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Shareholders vs Stakeholders

It is important to distinguish between a STAKEHOLDER and a SHAREHOLDER. They sound the same – but the difference is crucial!

Shareholders hold shares in the company – that is they own part of it.

Stakeholders have an interest in the company but do not own it (unless they are shareholders).

Often the aims and objectives of the stakeholders are not the same as shareholders and they come into conflict.

The conflict often arises because while shareholders want short-term profits, the other stakeholders’ desires tend to cost money and reduce profits. The owners often have to balance their own wishes against those of the other stakeholders or risk losing their ability to generate future profits (e.g. the workers may go on strike or the customers refuse to buy the company’s products).

Both the shareholder and stakeholder theories are normative theories of corporate social responsibility, dictating what a corporation’s role ought to be. By extension, they can also be seen as normative theories of business ethics, since executives and managers of a corporation should have their decision makings according to the “right” theory. Unfortunately, the two theories are very much at odds regarding what is “right.”







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Shareholder theory asserts that shareholders advance capital to a company’s managers, who are supposed to spend corporate funds only in ways that have been authorized by the shareholders. As Milton Friedman wrote, “There is one and only one social responsibility of business — to use its resources and engage in activities designed to increase its profits so long as it engages in open and free competition, without deception or fraud.”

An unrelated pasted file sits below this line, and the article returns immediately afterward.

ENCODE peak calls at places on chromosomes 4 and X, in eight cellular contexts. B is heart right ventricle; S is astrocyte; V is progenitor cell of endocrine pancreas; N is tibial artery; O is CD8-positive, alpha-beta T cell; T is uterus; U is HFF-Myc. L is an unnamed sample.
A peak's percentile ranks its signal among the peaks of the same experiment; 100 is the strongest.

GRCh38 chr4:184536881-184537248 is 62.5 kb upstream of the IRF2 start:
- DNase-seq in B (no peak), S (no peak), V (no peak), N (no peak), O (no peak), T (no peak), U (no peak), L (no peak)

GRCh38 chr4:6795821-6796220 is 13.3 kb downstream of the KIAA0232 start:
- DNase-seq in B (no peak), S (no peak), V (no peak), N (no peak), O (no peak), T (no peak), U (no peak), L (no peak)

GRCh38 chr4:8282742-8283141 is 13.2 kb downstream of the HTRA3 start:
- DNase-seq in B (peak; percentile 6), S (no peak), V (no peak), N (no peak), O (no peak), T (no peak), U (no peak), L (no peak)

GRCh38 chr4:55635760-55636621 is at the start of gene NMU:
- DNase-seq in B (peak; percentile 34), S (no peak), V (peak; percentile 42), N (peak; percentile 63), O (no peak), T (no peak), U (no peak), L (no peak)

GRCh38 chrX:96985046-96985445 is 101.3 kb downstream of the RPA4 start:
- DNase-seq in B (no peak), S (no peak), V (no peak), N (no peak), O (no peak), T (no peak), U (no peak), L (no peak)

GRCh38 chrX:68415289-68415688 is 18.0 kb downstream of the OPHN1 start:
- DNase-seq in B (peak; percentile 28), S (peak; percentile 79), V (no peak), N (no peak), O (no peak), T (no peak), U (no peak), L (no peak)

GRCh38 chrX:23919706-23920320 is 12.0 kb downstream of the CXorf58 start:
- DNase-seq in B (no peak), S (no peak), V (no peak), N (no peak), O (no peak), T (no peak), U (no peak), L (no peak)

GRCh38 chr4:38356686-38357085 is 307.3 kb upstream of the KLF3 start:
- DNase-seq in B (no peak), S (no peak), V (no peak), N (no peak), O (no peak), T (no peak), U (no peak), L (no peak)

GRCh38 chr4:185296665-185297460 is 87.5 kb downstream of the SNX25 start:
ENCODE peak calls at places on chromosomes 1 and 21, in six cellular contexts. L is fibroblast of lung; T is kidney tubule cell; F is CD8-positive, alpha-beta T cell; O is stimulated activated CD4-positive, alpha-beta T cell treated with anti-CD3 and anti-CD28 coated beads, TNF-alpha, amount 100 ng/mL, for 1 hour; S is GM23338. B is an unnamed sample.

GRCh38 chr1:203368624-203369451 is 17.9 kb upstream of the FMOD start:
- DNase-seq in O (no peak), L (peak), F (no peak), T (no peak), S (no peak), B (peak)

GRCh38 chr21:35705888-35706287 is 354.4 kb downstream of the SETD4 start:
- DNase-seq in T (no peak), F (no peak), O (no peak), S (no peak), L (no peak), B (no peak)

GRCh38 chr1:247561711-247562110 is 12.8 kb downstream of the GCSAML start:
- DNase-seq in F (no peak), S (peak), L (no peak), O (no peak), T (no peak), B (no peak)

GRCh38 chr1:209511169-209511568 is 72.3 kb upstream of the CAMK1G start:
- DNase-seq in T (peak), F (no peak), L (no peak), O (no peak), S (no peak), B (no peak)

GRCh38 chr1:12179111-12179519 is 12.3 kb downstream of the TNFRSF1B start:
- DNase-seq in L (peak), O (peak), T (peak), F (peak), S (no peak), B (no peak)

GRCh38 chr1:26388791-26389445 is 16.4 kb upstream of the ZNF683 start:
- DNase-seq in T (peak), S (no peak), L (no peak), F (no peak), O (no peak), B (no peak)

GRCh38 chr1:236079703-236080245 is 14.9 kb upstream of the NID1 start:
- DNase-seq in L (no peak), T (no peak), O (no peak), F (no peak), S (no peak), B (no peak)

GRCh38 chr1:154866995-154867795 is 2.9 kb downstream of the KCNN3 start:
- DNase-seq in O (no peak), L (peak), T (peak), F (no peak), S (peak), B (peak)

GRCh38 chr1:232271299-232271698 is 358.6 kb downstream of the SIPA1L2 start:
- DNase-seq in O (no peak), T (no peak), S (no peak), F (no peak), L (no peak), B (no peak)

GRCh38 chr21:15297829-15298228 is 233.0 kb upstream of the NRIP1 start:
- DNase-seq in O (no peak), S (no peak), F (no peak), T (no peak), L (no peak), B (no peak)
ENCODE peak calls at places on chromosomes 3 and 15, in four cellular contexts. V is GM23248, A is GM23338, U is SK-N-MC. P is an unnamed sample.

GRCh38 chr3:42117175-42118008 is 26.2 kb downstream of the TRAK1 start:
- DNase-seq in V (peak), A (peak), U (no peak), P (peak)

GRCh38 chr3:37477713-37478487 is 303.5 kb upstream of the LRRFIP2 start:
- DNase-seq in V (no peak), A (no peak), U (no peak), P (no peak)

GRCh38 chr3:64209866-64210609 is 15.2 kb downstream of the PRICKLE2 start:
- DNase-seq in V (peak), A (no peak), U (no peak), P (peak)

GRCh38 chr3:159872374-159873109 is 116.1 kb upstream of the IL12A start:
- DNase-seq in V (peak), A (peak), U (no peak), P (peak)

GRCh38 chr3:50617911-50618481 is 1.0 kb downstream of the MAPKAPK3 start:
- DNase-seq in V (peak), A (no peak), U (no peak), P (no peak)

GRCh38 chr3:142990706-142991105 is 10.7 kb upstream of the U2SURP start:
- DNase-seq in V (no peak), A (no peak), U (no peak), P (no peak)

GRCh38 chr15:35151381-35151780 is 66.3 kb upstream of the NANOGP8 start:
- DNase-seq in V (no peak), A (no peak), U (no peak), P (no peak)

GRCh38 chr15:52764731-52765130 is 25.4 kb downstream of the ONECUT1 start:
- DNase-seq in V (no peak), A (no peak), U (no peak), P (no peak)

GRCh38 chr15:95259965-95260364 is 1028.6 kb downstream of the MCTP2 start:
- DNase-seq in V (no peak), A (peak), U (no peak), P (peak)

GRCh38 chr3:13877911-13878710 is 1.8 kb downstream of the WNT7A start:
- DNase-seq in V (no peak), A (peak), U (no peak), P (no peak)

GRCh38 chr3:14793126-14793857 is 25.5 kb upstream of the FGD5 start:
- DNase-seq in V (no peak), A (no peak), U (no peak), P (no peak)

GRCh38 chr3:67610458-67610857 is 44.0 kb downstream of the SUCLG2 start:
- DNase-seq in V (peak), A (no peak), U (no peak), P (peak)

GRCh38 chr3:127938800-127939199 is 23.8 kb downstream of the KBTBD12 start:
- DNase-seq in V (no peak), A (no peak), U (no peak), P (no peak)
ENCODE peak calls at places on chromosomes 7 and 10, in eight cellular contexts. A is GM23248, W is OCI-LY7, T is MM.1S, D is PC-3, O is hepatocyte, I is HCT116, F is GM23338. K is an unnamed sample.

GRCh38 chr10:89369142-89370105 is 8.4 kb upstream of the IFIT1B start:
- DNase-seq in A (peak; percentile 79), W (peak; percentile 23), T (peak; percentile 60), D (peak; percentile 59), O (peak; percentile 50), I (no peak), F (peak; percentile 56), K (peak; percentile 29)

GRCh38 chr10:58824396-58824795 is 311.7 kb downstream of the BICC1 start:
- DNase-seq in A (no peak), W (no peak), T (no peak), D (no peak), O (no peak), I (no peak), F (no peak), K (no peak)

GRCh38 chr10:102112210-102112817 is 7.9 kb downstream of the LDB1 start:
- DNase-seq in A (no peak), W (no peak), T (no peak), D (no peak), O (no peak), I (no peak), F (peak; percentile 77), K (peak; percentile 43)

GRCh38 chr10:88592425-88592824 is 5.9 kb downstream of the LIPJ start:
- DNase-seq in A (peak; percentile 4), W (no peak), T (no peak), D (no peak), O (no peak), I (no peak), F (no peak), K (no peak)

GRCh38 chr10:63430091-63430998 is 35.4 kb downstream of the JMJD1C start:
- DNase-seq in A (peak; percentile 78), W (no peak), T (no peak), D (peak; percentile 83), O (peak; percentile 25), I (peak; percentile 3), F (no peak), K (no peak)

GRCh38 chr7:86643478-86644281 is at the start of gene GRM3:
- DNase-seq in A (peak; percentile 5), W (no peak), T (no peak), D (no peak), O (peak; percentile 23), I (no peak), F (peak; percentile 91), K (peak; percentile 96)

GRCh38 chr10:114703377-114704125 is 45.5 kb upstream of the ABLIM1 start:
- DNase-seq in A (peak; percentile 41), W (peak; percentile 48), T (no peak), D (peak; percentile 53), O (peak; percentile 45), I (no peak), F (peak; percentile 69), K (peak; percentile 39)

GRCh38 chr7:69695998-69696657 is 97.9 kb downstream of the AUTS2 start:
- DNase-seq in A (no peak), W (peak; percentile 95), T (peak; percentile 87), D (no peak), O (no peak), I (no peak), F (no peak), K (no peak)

On the other hand, stakeholder theory asserts that managers have a duty to both the corporation’s shareholders and “individuals and constituencies that contribute, either voluntarily or involuntarily, to [a company’s] wealth-creating capacity and activities, and who are therefore its potential beneficiaries and/or risk bearers.” Although there is some debate regarding which stakeholders deserve consideration, a widely accepted interpretation refers to shareholders, customers, employees, suppliers and the local community. According to the stakeholder theory, managers are agents of all stakeholders and have two responsibilities: to ensure that the ethical rights of no stakeholder are violated and to balance the legitimate interests of the stakeholders when making any management decisions.

The descriptor "socially responsible" when added to "business" indicates a measure of inequity present within the traditionally held concept of business. This is most definitely the case and one of the main practices that differentiates ethical businesses from conventional ones is that forward thinking companies take their stakeholders into account and operate their businesses in consideration of all those who are affected by its operations. According to the stakeholder business theory, if stakeholder interests conflict, the business should be managed in such a way as to balance the conflicting claims of the multiple stakeholders. This implies that there will be instances when management is obligated to sacrifice the profit interests of stockholders for those of other stakeholders. This theory operates based on the implicit assumption that businesses have responsibilities to all those affected by the business itself.

This holistic approach to business sharply contrasts with the traditional stockholder based business model which operates on the assumption that business' only responsibility is to amass wealth for its stockholders. The shareholder theory is the basis for Neo-Liberal economists' claims that businesses are not bound by social responsibility because a businesses' only legal responsibility is to honestly create value for their shareholders by generating a profit.

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